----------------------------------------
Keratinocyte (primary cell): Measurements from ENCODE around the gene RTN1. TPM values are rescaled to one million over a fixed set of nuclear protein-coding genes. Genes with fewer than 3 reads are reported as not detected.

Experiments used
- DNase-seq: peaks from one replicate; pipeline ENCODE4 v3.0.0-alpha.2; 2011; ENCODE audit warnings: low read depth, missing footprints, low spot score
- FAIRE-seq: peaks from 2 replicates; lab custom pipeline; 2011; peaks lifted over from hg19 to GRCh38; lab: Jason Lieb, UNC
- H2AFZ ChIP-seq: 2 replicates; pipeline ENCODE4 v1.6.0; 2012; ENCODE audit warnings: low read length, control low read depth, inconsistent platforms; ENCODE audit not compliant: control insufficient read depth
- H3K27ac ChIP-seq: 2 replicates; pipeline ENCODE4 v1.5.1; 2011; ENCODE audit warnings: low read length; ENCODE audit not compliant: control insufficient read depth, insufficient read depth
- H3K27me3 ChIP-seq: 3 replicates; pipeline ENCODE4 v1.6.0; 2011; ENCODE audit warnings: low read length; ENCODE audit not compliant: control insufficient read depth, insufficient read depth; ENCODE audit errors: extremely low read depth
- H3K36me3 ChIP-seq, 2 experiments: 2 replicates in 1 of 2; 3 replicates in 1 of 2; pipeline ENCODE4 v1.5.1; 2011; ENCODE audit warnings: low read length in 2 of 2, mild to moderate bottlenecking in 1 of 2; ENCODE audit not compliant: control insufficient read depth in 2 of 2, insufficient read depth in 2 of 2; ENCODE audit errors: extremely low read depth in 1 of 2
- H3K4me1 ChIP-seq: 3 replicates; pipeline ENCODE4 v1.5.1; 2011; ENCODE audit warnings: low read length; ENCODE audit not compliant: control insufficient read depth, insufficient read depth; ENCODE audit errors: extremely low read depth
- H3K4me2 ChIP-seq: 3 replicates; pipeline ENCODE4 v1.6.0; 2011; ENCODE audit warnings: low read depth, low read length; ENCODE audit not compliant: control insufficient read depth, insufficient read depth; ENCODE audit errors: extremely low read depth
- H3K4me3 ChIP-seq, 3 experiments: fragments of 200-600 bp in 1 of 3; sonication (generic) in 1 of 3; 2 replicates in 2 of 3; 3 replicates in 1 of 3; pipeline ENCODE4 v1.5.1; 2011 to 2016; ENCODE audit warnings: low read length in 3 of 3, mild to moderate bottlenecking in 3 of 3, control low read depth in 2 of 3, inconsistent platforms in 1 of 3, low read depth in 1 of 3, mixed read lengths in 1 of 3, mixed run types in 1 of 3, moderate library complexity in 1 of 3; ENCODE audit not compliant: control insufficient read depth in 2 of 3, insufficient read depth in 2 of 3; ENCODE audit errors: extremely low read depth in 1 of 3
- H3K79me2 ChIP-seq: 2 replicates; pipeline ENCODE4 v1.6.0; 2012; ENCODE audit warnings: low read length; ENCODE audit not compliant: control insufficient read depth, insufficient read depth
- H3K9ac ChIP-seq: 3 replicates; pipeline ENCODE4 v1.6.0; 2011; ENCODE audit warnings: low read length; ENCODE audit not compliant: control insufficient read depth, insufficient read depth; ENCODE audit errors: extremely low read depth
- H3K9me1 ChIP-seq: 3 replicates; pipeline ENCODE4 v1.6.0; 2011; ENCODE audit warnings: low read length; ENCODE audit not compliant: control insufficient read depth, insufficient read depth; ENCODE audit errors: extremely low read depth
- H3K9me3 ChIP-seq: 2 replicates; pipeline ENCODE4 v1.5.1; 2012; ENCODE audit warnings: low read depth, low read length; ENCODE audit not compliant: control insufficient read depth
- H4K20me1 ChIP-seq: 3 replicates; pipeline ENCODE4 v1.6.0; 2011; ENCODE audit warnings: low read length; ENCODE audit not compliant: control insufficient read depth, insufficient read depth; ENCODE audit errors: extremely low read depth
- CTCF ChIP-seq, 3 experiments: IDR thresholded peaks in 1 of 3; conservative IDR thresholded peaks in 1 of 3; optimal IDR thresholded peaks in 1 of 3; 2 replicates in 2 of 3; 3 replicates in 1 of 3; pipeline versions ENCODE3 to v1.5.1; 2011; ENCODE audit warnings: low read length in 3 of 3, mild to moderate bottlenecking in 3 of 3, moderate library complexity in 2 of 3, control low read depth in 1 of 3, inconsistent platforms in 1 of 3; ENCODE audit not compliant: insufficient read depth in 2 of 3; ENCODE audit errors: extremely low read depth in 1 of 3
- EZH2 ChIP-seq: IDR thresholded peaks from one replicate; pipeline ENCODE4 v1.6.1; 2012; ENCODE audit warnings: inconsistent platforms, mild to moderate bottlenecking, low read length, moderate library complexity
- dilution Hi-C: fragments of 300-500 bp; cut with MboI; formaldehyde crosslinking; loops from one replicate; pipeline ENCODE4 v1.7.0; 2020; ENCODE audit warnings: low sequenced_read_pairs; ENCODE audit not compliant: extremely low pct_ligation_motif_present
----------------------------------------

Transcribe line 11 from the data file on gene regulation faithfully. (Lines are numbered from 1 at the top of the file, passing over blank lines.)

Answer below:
- H3K4me3 ChIP-seq, 3 experiments: fragments of 200-600 bp in 1 of 3; sonication (generic) in 1 of 3; 2 replicates in 2 of 3; 3 replicates in 1 of 3; pipeline ENCODE4 v1.5.1; 2011 to 2016; ENCODE audit warnings: low read length in 3 of 3, mild to moderate bottlenecking in 3 of 3, control low read depth in 2 of 3, inconsistent platforms in 1 of 3, low read depth in 1 of 3, mixed read lengths in 1 of 3, mixed run types in 1 of 3, moderate library complexity in 1 of 3; ENCODE audit not compliant: control insufficient read depth in 2 of 3, insufficient read depth in 2 of 3; ENCODE audit errors: extremely low read depth in 1 of 3